A dad is determined to find the family of a Glasgow soldier who was killed while liberating his home from Nazis.

Herman Hermans is desperate to find out more about 30-year-old Lance Corporal James Cameron who died in action on November 21 1944.

The 58-year-old, who lives in Baarlo south-east of the Netherlands, feels he owes it to the military lad as he paid the ‘ultimate price’ while fighting Nazis with the Black Watch Battalion in WW2.

Glasgow Times: Herman's family have been looking after Scottish soldiers graves Herman's family have been looking after Scottish soldiers graves

James was born on January 8 1914, at 17 Jordan Street Whiteinch and was the son of William Cameron and Margaret Mc Williams Cameron.

The family also lived at 1659 Dumbarton Road in the city's Scotstoun.

Now Herman hopes to find the brave soldier's remaining living relatives to ‘honour’ James memory as he saved his area from invaders allowing his family to ‘live in peace’ today.

Glasgow Times: James died while fighting in WW2James died while fighting in WW2

Herman said: “James Cameron was a lance corporal in the Black Watch Regiment who was killed in action when he liberated Baarlo, our home town.

“We would really like to find out if there are any family members, descendants alive, maybe find a picture of James.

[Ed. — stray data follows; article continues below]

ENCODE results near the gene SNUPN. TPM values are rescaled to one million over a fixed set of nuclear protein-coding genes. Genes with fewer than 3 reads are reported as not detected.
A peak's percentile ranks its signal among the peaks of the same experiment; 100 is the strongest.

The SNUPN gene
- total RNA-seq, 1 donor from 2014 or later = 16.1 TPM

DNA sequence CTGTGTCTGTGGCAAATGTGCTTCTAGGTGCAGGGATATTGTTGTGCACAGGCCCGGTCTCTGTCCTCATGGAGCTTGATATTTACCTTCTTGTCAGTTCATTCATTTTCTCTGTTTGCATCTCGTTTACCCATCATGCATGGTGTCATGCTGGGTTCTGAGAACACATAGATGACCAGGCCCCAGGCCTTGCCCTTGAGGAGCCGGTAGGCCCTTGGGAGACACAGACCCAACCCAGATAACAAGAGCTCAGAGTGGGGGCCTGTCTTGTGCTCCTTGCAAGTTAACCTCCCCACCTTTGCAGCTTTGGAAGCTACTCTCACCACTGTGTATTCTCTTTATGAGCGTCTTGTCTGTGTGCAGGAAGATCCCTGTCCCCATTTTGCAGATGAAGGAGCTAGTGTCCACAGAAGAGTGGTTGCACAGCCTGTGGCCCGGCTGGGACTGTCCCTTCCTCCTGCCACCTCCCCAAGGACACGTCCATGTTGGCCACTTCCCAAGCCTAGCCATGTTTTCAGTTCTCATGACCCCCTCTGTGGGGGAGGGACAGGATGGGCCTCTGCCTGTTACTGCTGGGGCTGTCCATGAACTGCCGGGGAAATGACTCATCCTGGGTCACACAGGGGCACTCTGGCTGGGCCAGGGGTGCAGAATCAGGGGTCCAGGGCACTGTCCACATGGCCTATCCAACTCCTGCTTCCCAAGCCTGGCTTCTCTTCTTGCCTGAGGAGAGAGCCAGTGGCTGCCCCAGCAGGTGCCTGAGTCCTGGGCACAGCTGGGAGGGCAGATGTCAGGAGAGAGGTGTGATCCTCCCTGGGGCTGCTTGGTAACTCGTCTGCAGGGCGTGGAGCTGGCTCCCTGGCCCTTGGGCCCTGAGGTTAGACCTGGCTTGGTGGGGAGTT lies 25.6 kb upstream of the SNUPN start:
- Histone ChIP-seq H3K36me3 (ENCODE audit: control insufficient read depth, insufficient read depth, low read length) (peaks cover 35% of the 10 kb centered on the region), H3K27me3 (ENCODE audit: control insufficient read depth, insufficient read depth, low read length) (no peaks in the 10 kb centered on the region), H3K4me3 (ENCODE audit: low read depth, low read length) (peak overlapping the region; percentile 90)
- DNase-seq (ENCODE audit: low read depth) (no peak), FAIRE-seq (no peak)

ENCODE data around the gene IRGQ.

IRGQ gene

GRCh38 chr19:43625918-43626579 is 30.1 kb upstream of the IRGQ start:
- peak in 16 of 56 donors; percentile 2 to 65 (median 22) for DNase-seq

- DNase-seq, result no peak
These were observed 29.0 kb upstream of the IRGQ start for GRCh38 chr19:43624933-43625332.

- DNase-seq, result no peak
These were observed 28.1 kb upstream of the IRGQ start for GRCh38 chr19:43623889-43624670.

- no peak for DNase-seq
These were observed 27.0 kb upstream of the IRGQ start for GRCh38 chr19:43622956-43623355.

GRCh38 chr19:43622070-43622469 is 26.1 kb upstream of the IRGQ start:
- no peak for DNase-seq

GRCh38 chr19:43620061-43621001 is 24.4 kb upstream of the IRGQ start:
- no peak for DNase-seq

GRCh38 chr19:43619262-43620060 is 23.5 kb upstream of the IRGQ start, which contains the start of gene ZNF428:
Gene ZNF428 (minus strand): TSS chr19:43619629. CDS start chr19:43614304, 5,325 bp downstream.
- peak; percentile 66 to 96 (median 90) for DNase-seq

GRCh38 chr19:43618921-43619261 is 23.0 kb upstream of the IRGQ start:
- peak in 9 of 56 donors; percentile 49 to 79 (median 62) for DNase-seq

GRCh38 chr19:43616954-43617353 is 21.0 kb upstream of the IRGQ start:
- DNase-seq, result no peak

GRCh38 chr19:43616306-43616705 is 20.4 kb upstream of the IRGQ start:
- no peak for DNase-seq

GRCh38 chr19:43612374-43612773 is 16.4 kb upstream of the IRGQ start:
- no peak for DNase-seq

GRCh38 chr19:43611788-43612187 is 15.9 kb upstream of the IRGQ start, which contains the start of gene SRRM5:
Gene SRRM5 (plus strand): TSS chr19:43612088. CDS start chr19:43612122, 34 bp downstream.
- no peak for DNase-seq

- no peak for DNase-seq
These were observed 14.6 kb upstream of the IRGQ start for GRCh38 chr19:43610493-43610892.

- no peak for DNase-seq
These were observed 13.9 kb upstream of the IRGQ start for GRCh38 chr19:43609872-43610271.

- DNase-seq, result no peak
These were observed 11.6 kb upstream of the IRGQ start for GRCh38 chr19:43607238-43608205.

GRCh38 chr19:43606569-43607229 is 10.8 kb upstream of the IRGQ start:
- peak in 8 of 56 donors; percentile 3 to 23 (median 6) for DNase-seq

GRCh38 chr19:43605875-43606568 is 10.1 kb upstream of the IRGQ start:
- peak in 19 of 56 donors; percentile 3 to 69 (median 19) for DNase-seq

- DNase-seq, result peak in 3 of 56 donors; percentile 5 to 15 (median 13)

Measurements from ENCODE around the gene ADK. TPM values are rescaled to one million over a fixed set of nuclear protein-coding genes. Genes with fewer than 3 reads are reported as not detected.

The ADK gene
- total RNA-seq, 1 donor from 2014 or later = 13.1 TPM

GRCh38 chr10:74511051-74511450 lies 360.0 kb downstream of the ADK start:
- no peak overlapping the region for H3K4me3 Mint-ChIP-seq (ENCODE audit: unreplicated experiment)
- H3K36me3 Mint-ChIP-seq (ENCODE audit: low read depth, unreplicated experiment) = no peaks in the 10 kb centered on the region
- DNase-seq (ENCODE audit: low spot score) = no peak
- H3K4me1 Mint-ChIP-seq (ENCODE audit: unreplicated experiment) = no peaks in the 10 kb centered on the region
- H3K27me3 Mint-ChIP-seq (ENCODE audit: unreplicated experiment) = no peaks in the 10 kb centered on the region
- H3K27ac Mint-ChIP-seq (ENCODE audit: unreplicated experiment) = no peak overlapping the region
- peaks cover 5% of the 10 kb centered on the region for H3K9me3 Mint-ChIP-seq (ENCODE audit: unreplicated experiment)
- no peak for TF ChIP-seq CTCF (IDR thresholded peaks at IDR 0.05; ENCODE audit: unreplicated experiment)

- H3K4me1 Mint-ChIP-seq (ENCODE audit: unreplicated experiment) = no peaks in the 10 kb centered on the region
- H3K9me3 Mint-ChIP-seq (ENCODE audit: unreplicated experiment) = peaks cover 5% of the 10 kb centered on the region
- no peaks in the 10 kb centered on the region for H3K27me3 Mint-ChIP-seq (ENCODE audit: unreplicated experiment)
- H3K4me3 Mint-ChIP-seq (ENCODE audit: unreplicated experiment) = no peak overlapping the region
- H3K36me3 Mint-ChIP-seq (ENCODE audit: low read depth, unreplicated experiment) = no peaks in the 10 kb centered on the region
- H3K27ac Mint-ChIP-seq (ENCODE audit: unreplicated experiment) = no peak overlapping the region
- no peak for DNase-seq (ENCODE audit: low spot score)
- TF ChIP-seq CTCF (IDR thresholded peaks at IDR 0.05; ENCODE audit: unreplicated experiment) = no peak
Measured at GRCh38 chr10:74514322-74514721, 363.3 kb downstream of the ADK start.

“Since I was a kid I was interested in World War Two. When I heard the old people talking about the war, I was listening.

“Since then these stories have fascinated me, especially the liberation of our region.

“I want to know, who were these Black Watch liberators and where did they come from?

“They gave up their relative safe lives and decided to liberate us from the Nazis, why?

“I want to honour and respect these soldiers, after all they paid the ultimate price so we can live in peace.Glasgow Times: Herman is looking for the soldiers family Herman is looking for the soldiers family  

“This is very special and for that reason we adopt these graves and if possible find some living relatives.

“It lets them know that we care and keep this part of history alive.”

Herman is involved in ‘adopting’ soldiers' graves at two commonwealth cemeteries; Venray and Nederweert.

His family previously found the relatives of a teenage Glasgow soldier called Max Natskin who served in Black Watch at just 19-years-old.



Herman added: “You start reading what’s on the tombstone, often they were very young, sometimes even 18 or 19.

“I have two daughters and I don’t want to think about the situation that they have to go to war and might get killed.

“All of these soldiers were somebody’s son, husband, brother, or friend. “Often the family puts a few personal words on these tombstones, it is very touching.

“That is the moment that you start thinking, who were these soldiers? Where did they come from? How did they live?

“We also want to show young people that we have to learn from history and hope that this will never happen again.”